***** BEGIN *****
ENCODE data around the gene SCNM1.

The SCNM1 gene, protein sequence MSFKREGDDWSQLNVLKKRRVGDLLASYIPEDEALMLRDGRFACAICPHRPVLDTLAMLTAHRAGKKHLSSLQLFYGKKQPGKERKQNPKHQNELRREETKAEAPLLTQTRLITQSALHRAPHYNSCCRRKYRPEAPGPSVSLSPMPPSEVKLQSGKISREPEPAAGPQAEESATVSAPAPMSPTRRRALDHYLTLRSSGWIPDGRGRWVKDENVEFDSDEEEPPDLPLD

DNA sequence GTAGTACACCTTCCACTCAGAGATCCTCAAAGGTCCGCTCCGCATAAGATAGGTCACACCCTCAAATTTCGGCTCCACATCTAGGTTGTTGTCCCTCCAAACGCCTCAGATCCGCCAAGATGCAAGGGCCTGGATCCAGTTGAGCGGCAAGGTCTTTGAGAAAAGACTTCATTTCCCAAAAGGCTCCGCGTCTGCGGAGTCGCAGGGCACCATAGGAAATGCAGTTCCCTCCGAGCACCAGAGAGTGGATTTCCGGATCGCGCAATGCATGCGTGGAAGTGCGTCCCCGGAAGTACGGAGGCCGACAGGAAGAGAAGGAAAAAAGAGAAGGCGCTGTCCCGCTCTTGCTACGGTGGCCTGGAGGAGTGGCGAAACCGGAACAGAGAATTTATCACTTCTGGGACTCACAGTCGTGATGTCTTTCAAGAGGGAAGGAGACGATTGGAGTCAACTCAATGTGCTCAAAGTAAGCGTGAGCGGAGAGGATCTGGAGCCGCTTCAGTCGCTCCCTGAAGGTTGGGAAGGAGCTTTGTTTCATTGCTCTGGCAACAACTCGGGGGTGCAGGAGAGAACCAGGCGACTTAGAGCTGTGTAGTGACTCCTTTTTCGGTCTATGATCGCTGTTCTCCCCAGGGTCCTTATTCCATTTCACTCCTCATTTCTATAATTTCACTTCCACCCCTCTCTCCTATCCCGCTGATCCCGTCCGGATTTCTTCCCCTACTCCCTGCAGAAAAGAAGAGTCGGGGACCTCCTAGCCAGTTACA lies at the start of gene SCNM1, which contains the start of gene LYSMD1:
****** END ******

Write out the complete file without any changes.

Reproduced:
ENCODE data around the gene SCNM1.

The SCNM1 gene, protein sequence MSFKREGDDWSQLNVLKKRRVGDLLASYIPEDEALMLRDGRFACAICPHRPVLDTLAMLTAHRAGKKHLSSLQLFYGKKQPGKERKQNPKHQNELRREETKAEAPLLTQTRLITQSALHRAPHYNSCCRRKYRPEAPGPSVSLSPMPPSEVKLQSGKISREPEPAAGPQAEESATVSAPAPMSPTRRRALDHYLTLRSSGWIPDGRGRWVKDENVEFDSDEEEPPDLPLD

DNA sequence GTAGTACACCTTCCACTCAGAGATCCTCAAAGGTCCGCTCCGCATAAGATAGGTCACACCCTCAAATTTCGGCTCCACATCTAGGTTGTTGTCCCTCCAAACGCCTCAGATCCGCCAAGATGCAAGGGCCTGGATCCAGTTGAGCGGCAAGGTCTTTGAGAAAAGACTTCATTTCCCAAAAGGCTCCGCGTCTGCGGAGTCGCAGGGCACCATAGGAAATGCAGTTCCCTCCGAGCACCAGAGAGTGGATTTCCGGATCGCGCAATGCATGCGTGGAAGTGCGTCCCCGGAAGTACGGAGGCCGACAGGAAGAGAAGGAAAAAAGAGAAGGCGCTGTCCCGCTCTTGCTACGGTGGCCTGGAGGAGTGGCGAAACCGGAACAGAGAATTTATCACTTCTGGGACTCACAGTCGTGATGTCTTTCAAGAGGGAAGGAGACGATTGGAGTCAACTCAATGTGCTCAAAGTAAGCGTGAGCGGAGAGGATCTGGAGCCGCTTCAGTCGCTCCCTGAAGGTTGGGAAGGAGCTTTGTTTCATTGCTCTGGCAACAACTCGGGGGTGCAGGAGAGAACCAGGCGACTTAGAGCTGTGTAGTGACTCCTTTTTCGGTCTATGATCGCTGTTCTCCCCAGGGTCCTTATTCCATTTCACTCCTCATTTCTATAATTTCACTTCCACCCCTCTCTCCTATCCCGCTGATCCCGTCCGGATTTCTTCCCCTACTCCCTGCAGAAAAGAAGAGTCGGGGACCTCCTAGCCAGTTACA lies at the start of gene SCNM1, which contains the start of gene LYSMD1: